Is TSA PreCheck only available on certain airlines?

In order to use TSA PreCheck, you have to fly a TSA PreCheck participating airline. This includes virtually all airlines in the United States, plus a vast majority of airlines offering service to the United States. There are some notable exclusions, though, ranging from Fiji Airways to Iberia.

Most airlines flying to the United States participate in TSA PreCheck

Do kids need their own TSA PreCheck?

Each person needs their own TSA PreCheck enrollment in order to use the lane. The only exception is that parents can take their children through TSA PreCheck with them, assuming they’re 12 or younger.

How can you ensure you get TSA PreCheck?

Back when TSA PreCheck was first launched, many travelers were randomly given PreCheck, even though they hadn’t enrolled in the program. That’s no longer frequently the case, so if you want TSA PreCheck privileges, you’ll have to enroll in a Trusted Traveler Program.

However, you don’t just need to enroll in a program, but when you book your ticket you need to make sure you also include your Known Traveler Number (KTN) on the reservation. Virtually every airline flying to the US that participates in the program should let you add this, and this is what determines your eligibility for TSA PreCheck.

Don’t forget to add your Known Traveler Number

If you forget to include your Known Traveler Number at the time of booking, don’t worry. You can add it at a later point, either my managing your reservation online, or even during check-in.

Note that even when you have a Known Traveler Number, you may sometimes be randomly selected to not have access to this. That’s especially true if you get secondary security, which is denoted by an “SSSS” on your boarding pass.

TSA PreCheck vs. Global Entry vs. Nexus vs. CLEAR

Often there’s confusion regarding the difference between Global Entry, TSA PreCheck, NEXUS, and CLEAR. What are the differences?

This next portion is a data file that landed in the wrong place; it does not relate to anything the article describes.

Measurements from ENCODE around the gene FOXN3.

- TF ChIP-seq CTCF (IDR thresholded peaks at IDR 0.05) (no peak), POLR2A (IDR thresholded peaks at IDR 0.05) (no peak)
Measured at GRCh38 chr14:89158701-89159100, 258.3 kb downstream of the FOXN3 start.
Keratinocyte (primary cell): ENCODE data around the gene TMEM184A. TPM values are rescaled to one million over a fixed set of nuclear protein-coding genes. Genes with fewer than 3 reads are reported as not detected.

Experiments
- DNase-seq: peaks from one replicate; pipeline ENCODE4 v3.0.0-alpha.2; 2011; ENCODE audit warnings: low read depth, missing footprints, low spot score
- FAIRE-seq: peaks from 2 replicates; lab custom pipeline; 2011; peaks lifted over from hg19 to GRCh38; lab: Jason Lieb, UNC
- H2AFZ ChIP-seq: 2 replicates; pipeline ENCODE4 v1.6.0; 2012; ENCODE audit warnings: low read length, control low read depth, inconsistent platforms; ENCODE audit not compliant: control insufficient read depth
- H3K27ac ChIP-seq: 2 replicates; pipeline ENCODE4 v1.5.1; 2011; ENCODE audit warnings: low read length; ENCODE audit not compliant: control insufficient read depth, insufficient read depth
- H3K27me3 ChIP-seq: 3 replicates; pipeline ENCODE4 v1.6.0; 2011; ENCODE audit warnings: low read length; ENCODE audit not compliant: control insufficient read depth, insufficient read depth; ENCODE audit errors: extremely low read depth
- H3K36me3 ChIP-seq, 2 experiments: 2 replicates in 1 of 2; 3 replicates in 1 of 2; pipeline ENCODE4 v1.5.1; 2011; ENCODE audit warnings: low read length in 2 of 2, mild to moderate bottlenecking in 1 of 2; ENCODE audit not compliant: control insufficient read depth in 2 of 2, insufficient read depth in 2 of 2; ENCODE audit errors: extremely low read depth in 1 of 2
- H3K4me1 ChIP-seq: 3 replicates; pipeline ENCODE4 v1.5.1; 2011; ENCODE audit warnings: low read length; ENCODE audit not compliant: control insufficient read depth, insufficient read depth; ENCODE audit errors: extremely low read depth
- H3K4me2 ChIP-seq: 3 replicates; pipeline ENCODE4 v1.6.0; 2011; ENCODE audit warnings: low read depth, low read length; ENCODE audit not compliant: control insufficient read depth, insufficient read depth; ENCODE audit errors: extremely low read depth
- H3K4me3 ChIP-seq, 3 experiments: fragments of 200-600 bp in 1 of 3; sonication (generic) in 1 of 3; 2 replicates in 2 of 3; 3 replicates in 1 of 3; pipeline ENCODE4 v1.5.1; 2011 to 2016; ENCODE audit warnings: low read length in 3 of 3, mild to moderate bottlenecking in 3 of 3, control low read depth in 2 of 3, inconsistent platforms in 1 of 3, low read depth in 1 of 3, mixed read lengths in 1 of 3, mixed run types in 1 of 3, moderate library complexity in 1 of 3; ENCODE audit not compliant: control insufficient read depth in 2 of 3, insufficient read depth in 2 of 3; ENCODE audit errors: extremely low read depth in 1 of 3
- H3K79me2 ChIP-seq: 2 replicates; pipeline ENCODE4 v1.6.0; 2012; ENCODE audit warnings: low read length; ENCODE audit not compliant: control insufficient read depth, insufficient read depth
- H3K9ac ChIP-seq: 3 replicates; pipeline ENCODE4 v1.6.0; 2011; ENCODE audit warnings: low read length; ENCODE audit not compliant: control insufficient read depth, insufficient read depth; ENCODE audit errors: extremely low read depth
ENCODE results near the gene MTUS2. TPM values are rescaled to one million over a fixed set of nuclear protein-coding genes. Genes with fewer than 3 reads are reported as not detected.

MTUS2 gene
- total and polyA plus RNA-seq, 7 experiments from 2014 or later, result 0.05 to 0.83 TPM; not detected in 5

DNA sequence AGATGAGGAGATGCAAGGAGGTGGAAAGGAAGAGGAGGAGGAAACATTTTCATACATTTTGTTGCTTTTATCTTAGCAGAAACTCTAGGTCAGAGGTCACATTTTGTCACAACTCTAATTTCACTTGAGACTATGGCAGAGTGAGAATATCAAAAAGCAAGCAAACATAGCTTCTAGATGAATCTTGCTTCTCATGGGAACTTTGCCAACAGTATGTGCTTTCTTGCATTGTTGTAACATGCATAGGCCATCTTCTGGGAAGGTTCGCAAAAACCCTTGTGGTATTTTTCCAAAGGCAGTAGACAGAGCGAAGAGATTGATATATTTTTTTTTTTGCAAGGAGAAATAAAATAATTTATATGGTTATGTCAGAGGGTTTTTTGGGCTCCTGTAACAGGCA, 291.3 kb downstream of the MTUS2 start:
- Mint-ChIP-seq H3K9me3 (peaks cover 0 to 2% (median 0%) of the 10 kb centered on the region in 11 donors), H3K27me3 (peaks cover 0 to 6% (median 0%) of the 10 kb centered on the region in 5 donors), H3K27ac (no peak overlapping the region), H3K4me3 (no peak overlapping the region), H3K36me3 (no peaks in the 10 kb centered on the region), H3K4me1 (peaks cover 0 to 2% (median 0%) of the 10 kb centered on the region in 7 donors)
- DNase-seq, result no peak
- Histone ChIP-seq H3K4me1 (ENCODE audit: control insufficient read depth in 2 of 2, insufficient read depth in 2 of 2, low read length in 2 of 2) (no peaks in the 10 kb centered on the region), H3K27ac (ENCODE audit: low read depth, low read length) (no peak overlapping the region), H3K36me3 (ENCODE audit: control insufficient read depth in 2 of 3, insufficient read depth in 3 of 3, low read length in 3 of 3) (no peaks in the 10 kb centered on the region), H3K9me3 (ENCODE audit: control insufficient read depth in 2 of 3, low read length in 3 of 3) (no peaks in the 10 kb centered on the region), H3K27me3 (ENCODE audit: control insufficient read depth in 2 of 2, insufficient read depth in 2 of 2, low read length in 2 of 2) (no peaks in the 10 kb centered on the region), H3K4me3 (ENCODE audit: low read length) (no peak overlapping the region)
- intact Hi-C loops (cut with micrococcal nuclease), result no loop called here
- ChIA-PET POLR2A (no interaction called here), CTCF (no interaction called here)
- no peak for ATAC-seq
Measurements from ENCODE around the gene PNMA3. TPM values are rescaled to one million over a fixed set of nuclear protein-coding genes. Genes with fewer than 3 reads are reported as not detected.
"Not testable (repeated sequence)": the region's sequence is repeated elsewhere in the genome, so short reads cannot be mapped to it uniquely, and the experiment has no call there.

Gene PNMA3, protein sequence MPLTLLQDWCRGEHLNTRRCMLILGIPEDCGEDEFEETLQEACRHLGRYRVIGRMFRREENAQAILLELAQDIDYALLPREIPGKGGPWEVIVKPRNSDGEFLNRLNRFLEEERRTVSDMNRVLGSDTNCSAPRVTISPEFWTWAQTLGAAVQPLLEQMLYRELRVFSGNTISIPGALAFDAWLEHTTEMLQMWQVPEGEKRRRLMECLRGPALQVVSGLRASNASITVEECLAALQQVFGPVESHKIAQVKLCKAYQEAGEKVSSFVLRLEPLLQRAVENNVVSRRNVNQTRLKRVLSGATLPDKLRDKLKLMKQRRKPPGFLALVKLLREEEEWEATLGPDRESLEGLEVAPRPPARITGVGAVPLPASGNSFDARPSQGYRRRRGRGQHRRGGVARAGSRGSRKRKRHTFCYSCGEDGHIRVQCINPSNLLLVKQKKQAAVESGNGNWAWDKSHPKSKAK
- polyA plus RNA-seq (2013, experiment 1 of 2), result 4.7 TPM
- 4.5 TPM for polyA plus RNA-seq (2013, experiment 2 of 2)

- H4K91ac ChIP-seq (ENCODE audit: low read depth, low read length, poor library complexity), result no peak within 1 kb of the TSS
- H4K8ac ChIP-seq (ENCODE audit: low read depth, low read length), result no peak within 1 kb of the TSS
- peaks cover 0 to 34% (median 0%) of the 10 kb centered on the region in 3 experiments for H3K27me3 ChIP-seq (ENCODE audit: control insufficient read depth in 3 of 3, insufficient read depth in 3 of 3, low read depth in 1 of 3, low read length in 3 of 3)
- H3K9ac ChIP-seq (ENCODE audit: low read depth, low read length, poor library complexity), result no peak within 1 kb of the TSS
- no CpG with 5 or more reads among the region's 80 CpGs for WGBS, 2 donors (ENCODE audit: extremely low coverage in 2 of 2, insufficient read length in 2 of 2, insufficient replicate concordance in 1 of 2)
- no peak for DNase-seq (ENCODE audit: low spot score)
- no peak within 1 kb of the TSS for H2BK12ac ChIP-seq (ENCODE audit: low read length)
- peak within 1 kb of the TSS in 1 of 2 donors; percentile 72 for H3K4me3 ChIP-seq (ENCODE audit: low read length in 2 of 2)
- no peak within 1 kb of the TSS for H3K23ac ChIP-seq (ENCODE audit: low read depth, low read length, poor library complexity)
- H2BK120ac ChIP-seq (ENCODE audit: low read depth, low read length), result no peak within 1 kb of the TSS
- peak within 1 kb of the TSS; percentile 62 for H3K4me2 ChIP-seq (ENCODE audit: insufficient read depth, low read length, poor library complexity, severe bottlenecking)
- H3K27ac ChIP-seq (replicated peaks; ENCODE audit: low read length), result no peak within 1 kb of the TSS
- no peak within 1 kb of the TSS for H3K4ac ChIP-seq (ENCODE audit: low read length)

Global Entry, TSA PreCheck, and NEXUS, are all Trusted Traveler Programs, and are substitutes for one another:

  • If you sign-up for NEXUS, you get NEXUS, Global Entry, and TSA PreCheck
  • If you sign-up for Global Entry, you get Global Entry and TSA PreCheck
  • If you sign-up for TSA PreCheck, you just get TSA PreCheck

Each program gives you a Known Traveler Number, which is why any of those programs could get you TSA PreCheck privileges. Let’s take a closer look at the details of each of these programs.

What is Global Entry?

Global Entry is a parallel program to TSA PreCheck, though it has different benefits. Global Entry gets you expedited customs & immigration when returning to the United States from abroad, regardless of which airline you’re flying. You can use a kiosk at immigration, and thanks to your biometric data being on file, you’ll be on your way quickly.

This is a very nice complement to TSA PreCheck. Global Entry saves you time when arriving on an international flight, while TSA PreCheck saves you time when departing from a US airport.

Global Entry can save you time at immigration

What is NEXUS?

NEXUS not only gets you TSA PreCheck and Global Entry, but also gets you expedited immigration in Canada. Interestingly NEXUS is the cheapest of these programs at $50, so what’s the catch?

  • There aren’t as many centers where you can enroll for NEXUS, since it’s primarily intended for those traveling frequently between the US and Canada
  • Some credit cards offering Global Entry or TSA PreCheck credits don’t let you use those credits for NEXUS

What is CLEAR?

In the interest of being thorough, it’s also worth mentioning CLEAR. This is separate from TSA PreCheck and Global Entry, and isn’t run by the government. CLEAR is a technology company that stores biometric data to expedite clearing security at airports, and at select stadiums and other venues.

With CLEAR you can confirm your biometric data, and then you can typically skip the ID check, and head straight into the security line (if you have PreCheck you can get into that line, or otherwise you can get into the standard line).

Save time at security with CLEAR

Is TSA PreCheck worth it?

If you ask me, TSA PreCheck is probably the single thing that has most improved the travel experience within the United States in a long time. Having access to TSA PreCheck is essentially like having access to a priority security line. And even though enrollment has become really widespread, I still consistently find PreCheck lines to be much shorter than standard security lines.

Now, a few things to note:

  • If you’re going to apply for one of these programs, I’d recommend picking up a credit card offering a potential credit for this, as it’s a way to extract even more value from a card
  • If you travel internationally with any frequency, I’d recommend applying for Global Entry or NEXUS, so that you can get expedited immigration and expedited security